Data is the “new” gold. Your organisation must have it, because it’s a must-have for everybody. So, you hire 10 data scientists to produce some magic. And then… nothing.
Read this if:
- You’re not getting value out of your data
- You cannot tell which are your top five selling products
- Your retention for data specialists is shorter than three years
Your expensive consultant has promised you amazing upsides. “Big data is the future.” “If you improve the visualisation of the data on your dashboards, it will lead to faster insights and better decisions.” “You can predict the future with AI.” And the best one: “you can develop the new unicorn service your customer didn’t even know they needed!”.
What do you end up with? Frustration. And worse: your data strategy can actually slow down your overall company growth. We have seen this happen so many times. This article from Abhijeet Sarkar on Medium.com confirms some of our lessons from the past.
Let’s start by mentioning that the land of data science is very confusing because of all the “fugazi”. The term “data science” is the best marketing fugazi trick out there, making you believe that it can solve all your problems. Sorry to burst that bubble. The truth: data is here to help you make better decisions for the sake of your customers.
Abhijeet has uncovered the fundamental relationship between a company’s maturity in respect to its data strategy, and the effect of data maturity on growth.
First you need to understand how data-mature your organisation is. You can measure where your organization stands by using the Dell Data Maturity Model (DDMM). There are four levels:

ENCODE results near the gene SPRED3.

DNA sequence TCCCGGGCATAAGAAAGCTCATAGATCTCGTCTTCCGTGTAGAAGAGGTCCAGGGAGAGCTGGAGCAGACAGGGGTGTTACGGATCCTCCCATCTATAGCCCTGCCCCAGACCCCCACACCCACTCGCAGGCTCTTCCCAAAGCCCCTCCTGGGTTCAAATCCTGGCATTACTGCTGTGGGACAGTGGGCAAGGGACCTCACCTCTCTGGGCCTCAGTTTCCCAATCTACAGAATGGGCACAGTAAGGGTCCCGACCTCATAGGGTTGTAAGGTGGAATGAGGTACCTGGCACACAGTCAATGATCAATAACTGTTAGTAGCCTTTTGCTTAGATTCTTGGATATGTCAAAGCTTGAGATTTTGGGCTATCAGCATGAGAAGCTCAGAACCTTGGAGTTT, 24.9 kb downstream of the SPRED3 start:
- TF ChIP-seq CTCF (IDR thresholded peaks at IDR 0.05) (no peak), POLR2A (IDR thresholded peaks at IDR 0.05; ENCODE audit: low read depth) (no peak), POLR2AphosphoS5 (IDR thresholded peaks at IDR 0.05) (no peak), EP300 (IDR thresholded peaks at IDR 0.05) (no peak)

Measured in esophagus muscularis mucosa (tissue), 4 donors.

- Data Aware
- Data Proficient
- Data Savvy
- Data-driven (at ONBRDNG we preferer to use “Data-informed”, but for the sake of the DDMM let’s stick with Data-driven)
To understand the level of your organisation, it’s best to look at which of the “pains” you are experiencing. Look at the picture below. Do you recognise any of these situations? Can you remember someone telling you that your organisation is data-driven? Of course!
Now you probably know that your organisation is not data-driven, but somewhere between data aware and data savvy. That’s nothing to worry about. It’s perfectly normal, most companies don’t make the transition past data savvy. And most organisations try to skip a level.
However, this is something your organisation needs to fix. When you skip levels, you don’t build the foundation you need to produce real value. You have started to take action (AI, machine learning, data mining) and to hire (data scientists), but your organisation is simply not ready for this yet. Instead of building cool things, your data scientists are mostly cleaning data (hence the frustration and retention issues). Do these frustrations from a data scientist look familiar? To make matters worse: Abhijeet compared a failing data strategy and a typical growth curve of a company. What he found: when an organisation is falling behind on its data strategy, overall growth will slow down. As shown in the diagram below, the maturity of a company’s Data Strategy (its Data Maturity Curve) often lags behind its Growth Curve. You think you’re the blue line, but unfortunately the dotted line comes closer to the truth.
At ONBRDNG we don’t believe it’s quite as straightforward as Abhijeet describes it. But we have certainly experienced that when an organisation can’t deliver on its data ambitions, it will definitely slow down its overall potential growth.
What now? These are our suggestions:
- Be honest with yourself and your colleagues: you messed up, you’re going to correct this.
- Be brave. Fix the basics first. Cure inefficiencies in people, processes and business unit integration. This is hard, because it will feel like you’re falling behind the competition. Trust us, it’s a winning move. Perhaps this quote from Dan Ariely (Duke University) will make you feel better: “Big data is like teenage sex: everyone talks about it, nobody really knows how to do it, everyone thinks everyone else is doing it, so everyone claims they are doing it“.
- Focus on best practices and the technologies that enable them. This will improve efficiency in the decision-making process long before Big Data, AI, or any other tech hype.
Need help fixing the basics? Or insights from people who have actually been in the same position? Let’s talk!